Academic journal article Journal of Managerial Issues

Lone-Insider Boards: Improved Monitoring or a Recipe for Disaster?

Academic journal article Journal of Managerial Issues

Lone-Insider Boards: Improved Monitoring or a Recipe for Disaster?

Article excerpt

Corporate governance research attempts to explain how firms' owners oversee the activities of managers and how owners' oversight impacts firm strategy and performance (Neeley and Boyd, 2010; Owusu-Ansah and Ganguli, 2010; Pugliese et al., 2009; Rhoades et al., 2000; Silva and Tosi, 2004). One way that owners oversee managers in large, publically-held corporations is by electing a board of directors to represent their interests in hiring, compensating, and monitoring top managers (Johnson et al., 1996). Fama describes boards as "... the ultimate internal monitor ... whose most important role is to scrutinize the highest decision-makers within the firm" (1980: 294). Boards are required by law for publicly-held firms and are composed of a mixture of individuals from three groups: insiders (firm employees), affiliated outsiders (e.g., suppliers), and unaffiliated outsiders (e.g., other firm CEOs). As the proportion of unaffiliated outsiders grows, boards are considered more independent (Johnson et al., 1996).

Perhaps because of agency-based theory predictions that independent boards are more effective (Fama and Jensen, 1983), and because of public outcry after a spate of high profile scandals, the last two decades have been characterized by increased pressure on firms to adopt more independent boards. In the 1990s, for example, the United Kingdom's Greenbury Committee suggested that remuneration committees should be composed exclusively of outside directors (Conyon and Peck, 1998), and The Business Roundtable, a group of prominent U.S. CEOs, urged boards to shift to a majority of independent directors (The Business Roundtable, 1997). Further, the Sarbanes-Oxley Act of 2002 (SOX) in the U.S. requires boards to have a majority of independent directors. All of these efforts have their foundation in agency theory's prediction that independent boards more vigilantly monitor top managers and provide a better check against self-interested managerial behaviors (Fama and Jensen, 1983).

As boards have moved towards more independent structures, however, an increasing number of firms removed all insiders from the board except for the CEO. The authors call this phenomenon a "lone-insider board." From 1996 through 2002, when SOX was introduced, the number of lone-insider boards among S&P 1500 firms increased from 117 to 289 (Risk Metrics, 2010). By 2010, the number of lone-insider boards listed among S&P 1500 firms reached 608 (Risk Metrics, 2010). Thus, there has been an over 100 percent increase in the number of lone-insider boards since the passage of SOX. Lone-insider boards now comprise over 40 percent of all S&P 1500 boards.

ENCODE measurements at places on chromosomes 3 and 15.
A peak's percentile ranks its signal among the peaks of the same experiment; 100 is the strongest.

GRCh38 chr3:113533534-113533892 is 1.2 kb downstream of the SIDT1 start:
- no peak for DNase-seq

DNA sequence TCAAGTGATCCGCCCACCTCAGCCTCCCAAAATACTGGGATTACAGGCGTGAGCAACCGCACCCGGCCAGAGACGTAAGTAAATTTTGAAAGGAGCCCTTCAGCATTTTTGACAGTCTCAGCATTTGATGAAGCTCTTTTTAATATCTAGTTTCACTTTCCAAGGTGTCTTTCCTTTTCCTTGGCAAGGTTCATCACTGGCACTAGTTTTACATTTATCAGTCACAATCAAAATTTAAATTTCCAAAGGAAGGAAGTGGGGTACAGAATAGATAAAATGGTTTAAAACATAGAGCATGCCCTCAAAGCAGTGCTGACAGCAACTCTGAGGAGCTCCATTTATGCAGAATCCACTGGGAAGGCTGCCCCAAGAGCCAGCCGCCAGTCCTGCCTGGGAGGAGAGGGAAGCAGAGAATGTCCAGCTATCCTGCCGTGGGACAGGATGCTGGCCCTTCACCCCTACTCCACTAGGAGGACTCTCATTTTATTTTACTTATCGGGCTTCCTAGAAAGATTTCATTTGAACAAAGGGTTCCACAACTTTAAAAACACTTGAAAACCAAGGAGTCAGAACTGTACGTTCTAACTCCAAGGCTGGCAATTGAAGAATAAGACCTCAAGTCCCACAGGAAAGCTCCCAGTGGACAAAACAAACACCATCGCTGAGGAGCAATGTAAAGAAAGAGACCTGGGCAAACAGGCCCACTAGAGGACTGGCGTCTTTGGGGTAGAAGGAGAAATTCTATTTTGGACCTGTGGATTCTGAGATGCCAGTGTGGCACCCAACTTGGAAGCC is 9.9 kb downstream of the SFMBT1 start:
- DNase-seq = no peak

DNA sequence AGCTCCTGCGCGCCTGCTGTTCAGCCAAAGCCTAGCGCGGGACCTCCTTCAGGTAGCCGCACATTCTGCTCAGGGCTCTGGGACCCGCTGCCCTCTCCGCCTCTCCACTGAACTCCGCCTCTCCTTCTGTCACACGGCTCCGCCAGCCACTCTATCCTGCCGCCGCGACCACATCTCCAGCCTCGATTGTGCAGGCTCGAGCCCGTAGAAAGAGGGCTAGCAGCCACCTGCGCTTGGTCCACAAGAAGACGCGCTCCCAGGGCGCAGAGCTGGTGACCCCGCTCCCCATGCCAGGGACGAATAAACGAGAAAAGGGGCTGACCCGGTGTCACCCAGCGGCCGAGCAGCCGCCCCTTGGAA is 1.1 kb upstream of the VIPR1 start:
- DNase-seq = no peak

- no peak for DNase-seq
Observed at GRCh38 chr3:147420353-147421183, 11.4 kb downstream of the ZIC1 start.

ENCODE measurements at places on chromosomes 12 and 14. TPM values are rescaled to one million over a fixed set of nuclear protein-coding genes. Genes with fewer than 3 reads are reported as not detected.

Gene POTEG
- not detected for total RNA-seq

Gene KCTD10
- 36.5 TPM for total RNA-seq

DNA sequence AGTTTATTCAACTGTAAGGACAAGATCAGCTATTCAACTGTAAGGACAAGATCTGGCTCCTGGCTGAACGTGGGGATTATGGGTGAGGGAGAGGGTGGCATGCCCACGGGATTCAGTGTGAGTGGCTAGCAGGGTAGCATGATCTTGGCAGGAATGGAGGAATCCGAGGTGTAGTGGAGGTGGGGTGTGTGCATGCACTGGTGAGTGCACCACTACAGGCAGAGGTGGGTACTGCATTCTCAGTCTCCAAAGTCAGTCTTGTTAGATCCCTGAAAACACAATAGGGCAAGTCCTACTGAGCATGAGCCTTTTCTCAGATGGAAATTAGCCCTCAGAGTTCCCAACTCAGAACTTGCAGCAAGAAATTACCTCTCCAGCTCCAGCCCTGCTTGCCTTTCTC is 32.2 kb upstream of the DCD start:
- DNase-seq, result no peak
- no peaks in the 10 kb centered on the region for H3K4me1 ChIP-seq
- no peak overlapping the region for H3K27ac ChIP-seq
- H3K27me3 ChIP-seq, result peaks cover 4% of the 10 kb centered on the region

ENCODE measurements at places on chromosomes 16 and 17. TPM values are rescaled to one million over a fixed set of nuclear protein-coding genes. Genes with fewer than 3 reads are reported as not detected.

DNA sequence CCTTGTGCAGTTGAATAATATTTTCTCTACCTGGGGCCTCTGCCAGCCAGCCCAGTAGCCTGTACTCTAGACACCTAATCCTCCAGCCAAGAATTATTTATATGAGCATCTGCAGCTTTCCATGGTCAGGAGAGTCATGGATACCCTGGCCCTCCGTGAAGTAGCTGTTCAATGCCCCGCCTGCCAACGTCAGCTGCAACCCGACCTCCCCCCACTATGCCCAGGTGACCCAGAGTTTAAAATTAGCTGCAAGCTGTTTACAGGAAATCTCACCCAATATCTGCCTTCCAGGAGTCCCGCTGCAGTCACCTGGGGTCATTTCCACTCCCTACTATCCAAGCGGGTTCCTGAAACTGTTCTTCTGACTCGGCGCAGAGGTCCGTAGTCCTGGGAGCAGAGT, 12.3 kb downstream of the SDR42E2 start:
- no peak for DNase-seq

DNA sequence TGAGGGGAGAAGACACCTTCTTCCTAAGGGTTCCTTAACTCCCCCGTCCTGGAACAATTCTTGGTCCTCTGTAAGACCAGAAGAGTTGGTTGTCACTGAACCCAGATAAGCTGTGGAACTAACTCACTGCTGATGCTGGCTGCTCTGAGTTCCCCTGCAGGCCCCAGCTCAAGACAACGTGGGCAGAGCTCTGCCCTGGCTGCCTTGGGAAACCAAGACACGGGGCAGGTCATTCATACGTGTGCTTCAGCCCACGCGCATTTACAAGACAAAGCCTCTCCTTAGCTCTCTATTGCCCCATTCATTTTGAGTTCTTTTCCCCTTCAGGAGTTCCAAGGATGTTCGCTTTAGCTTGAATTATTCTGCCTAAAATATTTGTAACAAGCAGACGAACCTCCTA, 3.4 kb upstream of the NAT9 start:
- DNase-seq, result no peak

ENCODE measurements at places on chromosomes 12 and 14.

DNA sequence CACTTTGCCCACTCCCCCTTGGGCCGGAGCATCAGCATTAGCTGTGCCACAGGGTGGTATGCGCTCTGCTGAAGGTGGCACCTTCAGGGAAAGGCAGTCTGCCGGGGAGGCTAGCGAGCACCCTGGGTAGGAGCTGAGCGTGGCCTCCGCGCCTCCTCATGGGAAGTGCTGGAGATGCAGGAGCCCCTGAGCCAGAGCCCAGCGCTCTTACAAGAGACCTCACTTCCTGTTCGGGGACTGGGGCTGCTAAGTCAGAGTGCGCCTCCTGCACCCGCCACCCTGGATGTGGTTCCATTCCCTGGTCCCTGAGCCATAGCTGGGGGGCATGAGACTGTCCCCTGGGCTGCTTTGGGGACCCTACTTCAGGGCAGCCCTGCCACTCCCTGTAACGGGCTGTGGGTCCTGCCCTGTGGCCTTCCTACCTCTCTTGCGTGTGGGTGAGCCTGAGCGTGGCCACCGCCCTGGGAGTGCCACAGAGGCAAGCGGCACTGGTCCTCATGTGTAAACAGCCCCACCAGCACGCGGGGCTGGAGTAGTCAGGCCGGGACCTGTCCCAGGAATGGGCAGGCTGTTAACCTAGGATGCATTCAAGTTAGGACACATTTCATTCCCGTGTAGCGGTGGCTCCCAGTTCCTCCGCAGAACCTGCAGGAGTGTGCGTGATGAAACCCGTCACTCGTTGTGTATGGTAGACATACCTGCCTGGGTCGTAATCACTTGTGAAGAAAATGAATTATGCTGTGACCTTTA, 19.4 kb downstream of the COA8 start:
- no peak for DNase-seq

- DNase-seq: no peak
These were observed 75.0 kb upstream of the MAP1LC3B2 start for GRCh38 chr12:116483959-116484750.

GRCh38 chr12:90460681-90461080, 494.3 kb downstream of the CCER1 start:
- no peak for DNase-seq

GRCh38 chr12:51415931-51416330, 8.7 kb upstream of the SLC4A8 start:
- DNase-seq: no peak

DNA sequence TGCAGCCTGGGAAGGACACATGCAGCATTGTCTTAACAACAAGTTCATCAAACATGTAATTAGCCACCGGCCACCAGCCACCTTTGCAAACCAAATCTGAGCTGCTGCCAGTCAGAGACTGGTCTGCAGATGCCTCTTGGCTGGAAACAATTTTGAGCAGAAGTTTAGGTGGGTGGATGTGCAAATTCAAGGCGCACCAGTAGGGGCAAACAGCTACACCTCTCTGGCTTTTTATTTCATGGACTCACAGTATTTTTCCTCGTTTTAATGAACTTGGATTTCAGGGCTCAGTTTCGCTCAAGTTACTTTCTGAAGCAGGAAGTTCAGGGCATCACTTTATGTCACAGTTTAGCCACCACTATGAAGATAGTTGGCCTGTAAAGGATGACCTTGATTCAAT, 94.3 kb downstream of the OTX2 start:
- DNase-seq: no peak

The authors submit that lone-insider boards constitute a fundamentally distinct governance arrangement worthy of inquiry. Although agency theory might suggest that the trend toward lone-insider boards is positive because it increases board independence, there is both theory and empirical evidence to suggest that inside directors (other than the CEO) have important roles on effective boards (e.g., Baysinger and Hoskisson, 1990; Ocasio, 1994). Given the lack of inside directors to perform these important roles, the effectiveness of lone-insider boards is questionable - despite their having the highest possible percentage of outside directors. In short, whereas existing theory and trends emphasize the positive benefits of board independence, too much independence in the form of lone-insider boards might actually harm shareholders. Indeed, prior governance research has not found strong or consistent evidence regarding the effects of board independence (Dalton et al., 2008). A possible explanation is that positive effects of independence turn negative in lone-insider structures. Thus, the purpose of this study is to develop a theoretical framework to help explain how the shift toward lone-insider boards might negatively impact board effectiveness and, more generally, offer a starting point for future inquiry into the efficacy of lone-insider boards. …

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